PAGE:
I. Prior to WWII there was very little in the terms of health insurance in the U.S. Meanwhile many European countries had already moved to universal coverage in an attempt to maintain a healthy workforce. The U.S. was behind. During WWII the government implemented wage controls. However, U.S. business found the loophole and started offering fringe benefits to get around wage controls (health insurance began as a wage insurance – the insured retained wages when they were sick, but had limited coverage of medical costs).

II. Medical advancement gave legitimacy to medicine (many advancements came out of the war effort especially trauma care – improved anesthesia and sterile practices. Antibiotics were also instrumental in establishing legitimacy). Hospitals began the transformation from a place for the poor and indigent to a place where medical care was sought by the middle classes.

III. A 1948 ruling by the National Labor Relations Board allowed for health benefits to be a subject of collective bargaining. The Unions ran with it to legitimize their presence.

IV. A 1954 federal tax law exempted many of these fringe benefits from taxation providing an incentive to bolster employment-based benefits including health coverage.

V. Medical advancements have accelerated what is possible making quality care more and more expensive. As more conditions are treatable more money is needed to treat them. Insurance begins to fill that gap after WWII.

That’s the history in brief. Here are maybe the more important reasons it worked (fairly well) for a few decades. Pooling people based on place of employment – not health status – makes the insurer less vulnerable to adverse selection. Thus people are enrolling based on employment (healthier people) and not based on illness (unhealthy people). Any pooling mechanism has to minimize adverse selection and employment-based coverage does that for a majority of our citizens. Second, employers offer economies of scale. Employers can administratively manage health insurance cheaper than other settings would be able to based on volume. Also, based on volume, employers (especially large ones) have the leverage to negotiate prices. Economies of scale definitely played a role in making employer-based health insurance cheaper than individual-based health insurance.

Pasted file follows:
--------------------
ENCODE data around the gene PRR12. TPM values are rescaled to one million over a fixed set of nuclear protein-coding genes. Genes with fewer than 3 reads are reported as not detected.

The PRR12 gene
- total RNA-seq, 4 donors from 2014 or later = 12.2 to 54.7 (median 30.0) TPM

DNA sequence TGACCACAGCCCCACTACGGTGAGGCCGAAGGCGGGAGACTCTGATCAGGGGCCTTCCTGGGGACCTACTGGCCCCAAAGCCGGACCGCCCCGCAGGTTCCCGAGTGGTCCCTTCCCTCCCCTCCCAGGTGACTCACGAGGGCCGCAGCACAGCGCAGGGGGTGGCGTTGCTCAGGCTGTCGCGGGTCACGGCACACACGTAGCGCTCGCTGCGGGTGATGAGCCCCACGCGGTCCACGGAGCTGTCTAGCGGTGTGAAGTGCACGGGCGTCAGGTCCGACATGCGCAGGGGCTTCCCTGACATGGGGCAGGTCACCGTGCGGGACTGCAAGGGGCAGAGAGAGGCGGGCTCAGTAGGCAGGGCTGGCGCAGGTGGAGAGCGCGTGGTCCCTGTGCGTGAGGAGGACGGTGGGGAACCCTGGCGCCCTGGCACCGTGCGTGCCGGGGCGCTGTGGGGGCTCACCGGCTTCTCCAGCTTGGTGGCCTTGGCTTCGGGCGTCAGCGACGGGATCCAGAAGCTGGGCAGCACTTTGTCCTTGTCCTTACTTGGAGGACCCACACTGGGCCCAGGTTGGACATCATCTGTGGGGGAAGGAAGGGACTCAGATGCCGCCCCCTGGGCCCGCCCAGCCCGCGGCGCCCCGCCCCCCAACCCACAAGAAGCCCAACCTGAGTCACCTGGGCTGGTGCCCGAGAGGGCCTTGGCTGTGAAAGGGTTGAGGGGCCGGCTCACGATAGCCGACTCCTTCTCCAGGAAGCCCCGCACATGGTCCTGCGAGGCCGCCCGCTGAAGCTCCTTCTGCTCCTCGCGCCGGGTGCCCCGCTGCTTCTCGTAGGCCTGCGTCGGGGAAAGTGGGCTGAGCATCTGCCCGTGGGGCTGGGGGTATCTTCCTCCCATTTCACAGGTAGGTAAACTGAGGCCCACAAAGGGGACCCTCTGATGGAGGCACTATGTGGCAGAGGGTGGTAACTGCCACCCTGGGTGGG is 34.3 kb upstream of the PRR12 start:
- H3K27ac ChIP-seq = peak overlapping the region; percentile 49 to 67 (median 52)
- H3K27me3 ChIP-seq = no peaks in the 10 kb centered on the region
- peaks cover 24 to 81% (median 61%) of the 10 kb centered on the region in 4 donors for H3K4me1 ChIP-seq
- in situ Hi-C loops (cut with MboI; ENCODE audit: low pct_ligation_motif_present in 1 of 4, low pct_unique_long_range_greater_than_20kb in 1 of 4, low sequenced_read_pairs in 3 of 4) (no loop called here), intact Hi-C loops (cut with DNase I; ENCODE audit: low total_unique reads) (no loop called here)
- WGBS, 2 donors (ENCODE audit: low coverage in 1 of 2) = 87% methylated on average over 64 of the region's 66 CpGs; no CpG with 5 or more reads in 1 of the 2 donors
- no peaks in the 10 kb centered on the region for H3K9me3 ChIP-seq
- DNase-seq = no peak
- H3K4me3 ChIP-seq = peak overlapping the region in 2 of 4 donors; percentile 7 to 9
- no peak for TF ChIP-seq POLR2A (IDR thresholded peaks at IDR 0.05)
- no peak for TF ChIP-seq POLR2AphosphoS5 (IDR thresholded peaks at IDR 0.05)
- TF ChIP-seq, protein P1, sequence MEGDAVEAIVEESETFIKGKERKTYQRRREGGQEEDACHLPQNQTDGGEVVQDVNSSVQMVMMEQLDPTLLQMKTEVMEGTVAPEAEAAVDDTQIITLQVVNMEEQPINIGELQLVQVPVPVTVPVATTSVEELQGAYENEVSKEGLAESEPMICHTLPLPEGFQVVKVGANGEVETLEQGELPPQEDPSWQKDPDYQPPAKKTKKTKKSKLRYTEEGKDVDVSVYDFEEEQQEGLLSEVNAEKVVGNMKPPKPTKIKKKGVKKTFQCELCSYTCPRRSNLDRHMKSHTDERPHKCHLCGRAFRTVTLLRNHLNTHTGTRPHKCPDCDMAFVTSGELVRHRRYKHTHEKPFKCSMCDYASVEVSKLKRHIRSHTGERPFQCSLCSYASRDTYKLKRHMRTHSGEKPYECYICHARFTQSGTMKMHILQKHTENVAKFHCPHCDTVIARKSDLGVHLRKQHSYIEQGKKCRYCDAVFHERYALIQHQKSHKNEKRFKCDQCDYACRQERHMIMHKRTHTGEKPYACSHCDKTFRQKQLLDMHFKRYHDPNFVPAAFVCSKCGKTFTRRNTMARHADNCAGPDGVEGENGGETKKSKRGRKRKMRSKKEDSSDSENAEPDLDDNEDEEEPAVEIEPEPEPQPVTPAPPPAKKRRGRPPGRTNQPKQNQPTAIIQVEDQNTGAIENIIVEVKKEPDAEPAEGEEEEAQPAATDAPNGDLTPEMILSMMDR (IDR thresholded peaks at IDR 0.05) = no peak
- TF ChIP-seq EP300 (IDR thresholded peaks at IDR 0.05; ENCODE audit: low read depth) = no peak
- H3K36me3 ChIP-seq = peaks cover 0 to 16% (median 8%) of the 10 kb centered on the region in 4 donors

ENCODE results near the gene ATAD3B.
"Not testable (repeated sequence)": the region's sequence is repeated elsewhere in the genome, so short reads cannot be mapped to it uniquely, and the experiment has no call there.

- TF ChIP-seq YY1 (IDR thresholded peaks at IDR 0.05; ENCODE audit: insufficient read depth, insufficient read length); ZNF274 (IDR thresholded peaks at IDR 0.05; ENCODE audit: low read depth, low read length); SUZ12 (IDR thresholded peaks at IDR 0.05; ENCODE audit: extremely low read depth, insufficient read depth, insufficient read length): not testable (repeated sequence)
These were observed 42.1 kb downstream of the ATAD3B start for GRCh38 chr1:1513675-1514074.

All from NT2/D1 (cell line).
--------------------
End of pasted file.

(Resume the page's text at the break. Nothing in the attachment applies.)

This is why we have employer-based insurance. Employer-based insurance certainly is not the result of a great vision of how to achieve optimal health care. It is more of a reaction to a lack of vision. As a nation we stumbled and patched together a system that met temporary needs left by the void of inaction.

My Prescription

In the past I’ve been asked to lay out my health care plan straight and clear as if I was riding in that magical bus with McCain himself. Over the next few posts I am going to lay it out there for all to critique.

But first I must give credit to where credit is due. All proposals are built on previous proposals, previous ideas, previous studies, etc. Mine is no different. In order to do the academically responsible thing – the transparent thing – I must first cite an influential paper. The paper comes from – make sure you are sitting – The Heritage Foundation.

For those who don’t know the Heritage Foundation it is a staunchly conservative think-tank, and I am well, not staunchly conservative. I lean a tad left, but I liked what Stuart M. Butler has to say in his paper, “Evolving Beyond Traditional Employer-Sponsored Health Insurance.”

The basis of “my prescription” is that the foundation of our health care system is flawed. Superficial changes alone (even if they are big changes) will not cut it. Currently, our system is an employer-based system with a large safety net underneath it. The problem is that as the employer/employee relationship has evolved and the old employment-based health care system no longer works. It is leaving more and more people out to either fall into the ever growing safety net, or in the case of 45 million people, straight past the safety net.